“I decided to spend an entire year listening to nothing but EDM music – to embrace it and learn as much about what makes it special or sets it apart from any other electronic music. What I found was quite intriguing. First of all, I really enjoyed the sounds of the synths being used in this music, which gave it a sense of its own style and production. The merging of electronic styles such as house, trance and dubstep had been exercised with pop sensibility, and, much to my liking, a good number of songs being produced were actually well written at the foundation. For example, a lot of the melodies and hooks could strongly stand alone if only accompanied by an acoustic guitar or piano.”

  1. He Had to Break His Fear of Singing

Klepacki knew early on that he had a knack for composing and producing music. There was only one problem: his fear of singing was holding him back in the studio. He knew he had to break this fear in order to grow as a producer. Finding his voice started off with one small step:

“A close friend of mine would play comedic songs at parties time to time that would make everyone laugh. It got me thinking that if I teamed up with him, perhaps I could break my fear of singing if I was singing ‘with’ him – to harmonize, blend in, and ‘eventually’ work into singing some leads, with the idea that if I’m singing songs that make people laugh, the comedy element outweighs how accurate my performance is – and we get to have fun at the same time. Such was my rationale anyway. This was a good breaking-in period for me and helped me start to find my range.”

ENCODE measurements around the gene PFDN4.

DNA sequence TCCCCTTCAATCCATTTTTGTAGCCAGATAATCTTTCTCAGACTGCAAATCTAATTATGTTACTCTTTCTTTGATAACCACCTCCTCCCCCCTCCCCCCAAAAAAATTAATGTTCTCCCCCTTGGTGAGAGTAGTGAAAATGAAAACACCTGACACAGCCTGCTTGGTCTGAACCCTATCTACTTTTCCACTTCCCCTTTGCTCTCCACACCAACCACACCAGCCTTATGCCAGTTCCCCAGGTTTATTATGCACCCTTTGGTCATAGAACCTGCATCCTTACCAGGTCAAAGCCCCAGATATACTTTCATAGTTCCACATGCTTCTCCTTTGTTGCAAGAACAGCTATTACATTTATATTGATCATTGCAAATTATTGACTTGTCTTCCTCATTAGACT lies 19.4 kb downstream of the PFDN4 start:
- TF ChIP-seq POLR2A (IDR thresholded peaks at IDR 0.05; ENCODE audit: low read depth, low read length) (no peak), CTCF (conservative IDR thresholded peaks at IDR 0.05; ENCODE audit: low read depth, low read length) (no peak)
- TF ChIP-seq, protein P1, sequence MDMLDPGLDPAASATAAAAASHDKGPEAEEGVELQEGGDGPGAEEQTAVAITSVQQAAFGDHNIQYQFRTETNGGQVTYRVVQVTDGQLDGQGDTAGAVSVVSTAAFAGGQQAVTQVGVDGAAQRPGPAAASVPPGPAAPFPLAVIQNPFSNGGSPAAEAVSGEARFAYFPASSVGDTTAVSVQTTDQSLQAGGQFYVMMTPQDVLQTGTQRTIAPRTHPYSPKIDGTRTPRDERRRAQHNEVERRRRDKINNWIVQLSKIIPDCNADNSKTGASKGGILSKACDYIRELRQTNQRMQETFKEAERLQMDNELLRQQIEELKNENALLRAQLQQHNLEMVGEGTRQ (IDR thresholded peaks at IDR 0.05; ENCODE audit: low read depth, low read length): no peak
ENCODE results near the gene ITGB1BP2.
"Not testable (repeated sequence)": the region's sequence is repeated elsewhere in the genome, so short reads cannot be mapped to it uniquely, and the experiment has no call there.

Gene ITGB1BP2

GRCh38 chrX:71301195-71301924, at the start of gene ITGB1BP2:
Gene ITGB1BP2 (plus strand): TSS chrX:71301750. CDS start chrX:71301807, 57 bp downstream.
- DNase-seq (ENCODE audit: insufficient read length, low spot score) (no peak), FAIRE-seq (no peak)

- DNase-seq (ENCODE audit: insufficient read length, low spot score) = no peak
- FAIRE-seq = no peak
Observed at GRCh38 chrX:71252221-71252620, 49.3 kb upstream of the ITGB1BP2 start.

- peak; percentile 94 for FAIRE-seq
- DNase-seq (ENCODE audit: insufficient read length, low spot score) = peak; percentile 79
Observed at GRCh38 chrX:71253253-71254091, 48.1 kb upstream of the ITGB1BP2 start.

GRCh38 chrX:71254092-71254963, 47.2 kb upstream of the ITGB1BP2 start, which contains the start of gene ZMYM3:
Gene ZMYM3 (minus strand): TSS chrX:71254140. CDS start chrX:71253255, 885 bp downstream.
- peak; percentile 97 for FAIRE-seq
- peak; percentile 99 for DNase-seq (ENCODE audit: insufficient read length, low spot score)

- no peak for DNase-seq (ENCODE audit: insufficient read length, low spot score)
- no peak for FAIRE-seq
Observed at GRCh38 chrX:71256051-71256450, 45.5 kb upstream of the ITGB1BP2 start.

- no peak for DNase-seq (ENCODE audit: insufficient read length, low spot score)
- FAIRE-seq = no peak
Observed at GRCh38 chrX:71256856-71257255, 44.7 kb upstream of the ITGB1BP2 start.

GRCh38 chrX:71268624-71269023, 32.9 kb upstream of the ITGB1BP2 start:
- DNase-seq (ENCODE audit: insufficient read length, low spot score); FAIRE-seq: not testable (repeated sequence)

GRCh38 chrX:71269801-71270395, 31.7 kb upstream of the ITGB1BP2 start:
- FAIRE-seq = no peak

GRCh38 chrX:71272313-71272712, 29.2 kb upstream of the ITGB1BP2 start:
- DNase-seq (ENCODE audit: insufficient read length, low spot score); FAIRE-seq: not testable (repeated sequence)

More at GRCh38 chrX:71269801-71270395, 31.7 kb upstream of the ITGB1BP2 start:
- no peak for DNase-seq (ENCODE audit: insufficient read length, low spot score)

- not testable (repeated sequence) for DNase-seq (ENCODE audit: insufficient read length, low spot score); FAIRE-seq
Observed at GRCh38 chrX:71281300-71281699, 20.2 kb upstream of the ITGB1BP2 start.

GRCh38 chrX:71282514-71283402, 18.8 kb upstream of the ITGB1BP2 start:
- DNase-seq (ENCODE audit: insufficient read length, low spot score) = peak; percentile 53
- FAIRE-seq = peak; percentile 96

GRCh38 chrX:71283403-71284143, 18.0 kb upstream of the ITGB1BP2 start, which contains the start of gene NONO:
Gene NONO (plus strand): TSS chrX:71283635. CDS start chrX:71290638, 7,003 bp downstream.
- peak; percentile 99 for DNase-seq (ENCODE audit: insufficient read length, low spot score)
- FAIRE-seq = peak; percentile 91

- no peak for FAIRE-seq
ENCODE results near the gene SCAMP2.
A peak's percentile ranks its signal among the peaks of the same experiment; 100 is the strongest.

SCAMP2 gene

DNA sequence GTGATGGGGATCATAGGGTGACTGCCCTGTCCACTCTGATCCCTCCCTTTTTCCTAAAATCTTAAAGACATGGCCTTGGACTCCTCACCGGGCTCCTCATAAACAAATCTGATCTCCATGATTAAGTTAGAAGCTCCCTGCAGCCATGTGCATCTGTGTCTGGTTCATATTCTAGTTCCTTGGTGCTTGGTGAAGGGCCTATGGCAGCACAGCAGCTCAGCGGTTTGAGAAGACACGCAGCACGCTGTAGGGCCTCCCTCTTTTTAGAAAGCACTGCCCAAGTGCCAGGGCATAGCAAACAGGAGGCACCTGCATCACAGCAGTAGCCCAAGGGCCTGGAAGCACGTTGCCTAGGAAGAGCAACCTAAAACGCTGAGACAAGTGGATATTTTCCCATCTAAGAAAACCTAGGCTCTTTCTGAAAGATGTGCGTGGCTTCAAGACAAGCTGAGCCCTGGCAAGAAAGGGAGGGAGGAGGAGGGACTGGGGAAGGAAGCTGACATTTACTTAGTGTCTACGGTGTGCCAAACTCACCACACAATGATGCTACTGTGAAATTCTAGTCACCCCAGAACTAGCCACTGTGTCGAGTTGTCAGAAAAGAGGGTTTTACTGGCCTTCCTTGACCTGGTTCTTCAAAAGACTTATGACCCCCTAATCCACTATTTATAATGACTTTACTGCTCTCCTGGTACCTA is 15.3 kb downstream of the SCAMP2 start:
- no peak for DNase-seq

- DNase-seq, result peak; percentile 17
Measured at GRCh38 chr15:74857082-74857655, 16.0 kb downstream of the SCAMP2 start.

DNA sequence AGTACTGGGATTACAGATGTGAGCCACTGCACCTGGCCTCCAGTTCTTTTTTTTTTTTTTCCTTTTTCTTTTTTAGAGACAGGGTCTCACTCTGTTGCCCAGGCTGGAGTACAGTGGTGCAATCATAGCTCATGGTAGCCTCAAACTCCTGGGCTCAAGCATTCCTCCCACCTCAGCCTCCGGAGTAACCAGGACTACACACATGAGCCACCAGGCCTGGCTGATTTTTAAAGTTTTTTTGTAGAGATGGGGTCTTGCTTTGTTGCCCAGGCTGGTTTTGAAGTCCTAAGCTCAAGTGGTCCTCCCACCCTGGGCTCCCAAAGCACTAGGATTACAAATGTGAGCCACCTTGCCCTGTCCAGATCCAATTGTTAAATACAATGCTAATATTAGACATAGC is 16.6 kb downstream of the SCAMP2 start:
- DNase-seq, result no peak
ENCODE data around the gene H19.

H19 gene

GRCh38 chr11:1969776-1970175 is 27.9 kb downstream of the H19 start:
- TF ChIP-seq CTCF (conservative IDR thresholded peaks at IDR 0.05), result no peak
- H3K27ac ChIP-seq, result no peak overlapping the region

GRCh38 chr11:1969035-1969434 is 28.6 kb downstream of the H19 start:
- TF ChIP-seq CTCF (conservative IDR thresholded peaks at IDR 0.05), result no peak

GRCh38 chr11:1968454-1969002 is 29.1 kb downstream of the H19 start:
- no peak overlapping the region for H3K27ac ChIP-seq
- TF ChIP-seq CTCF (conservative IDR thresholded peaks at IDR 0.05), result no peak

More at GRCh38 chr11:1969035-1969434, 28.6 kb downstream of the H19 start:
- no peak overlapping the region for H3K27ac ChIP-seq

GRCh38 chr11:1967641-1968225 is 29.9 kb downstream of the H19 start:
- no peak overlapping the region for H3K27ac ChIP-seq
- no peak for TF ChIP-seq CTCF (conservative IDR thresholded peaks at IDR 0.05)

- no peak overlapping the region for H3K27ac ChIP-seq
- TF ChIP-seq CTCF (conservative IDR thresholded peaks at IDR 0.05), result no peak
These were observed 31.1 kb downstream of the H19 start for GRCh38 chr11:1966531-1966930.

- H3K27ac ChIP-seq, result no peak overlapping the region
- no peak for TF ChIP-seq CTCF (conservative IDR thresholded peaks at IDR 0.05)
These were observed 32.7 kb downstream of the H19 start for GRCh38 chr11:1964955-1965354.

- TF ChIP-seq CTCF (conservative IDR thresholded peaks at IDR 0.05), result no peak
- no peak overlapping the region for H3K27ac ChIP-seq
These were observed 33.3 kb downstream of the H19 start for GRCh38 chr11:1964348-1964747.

1. He Became a Professional Drummer As a Child

Frank Klepacki seemingly does it all, composing, producing, audio engineering… but did you know he’s a professional drummer as well? He started drumming at the age of eight and by 11 he was playing professional gigs. This experience makes him an expert on drum recording. We were lucky enough to have him detail his recording preferences:

“My general methodology is to work smarter not harder. Capture as close to the ideal sound you want straight from the mics into the pres and interface without doing anything else. This can be a challenge. However, if you have the right mics, a good drum kit, and good drummer, then you don’t have to worry about sculpting EQ to death or about sample replacement. There is a quality in an authentically well-recorded drum sound that cannot be faked. There is unique character to be had in every kit, drummer, and drum tone when captured successfully. Before you set up all your mics, use your ears as best you can and listen to the source.”

Interested in learning more about Frank Klepacki? Dig into his Audio-Technica guest blogs for recording tips and industry insights!

 

Audio-Technica

One Comment

  1. Thanks for sharing. I think the point about embracing EDM is a good one to bring up because it says a lot about the evolution of music in general. If producers and artists don’t open themselves up to the sounds and ideas that are gaining traction (whether they like it or not), they’re cutting themselves off from the potential to innovate and push music further in general.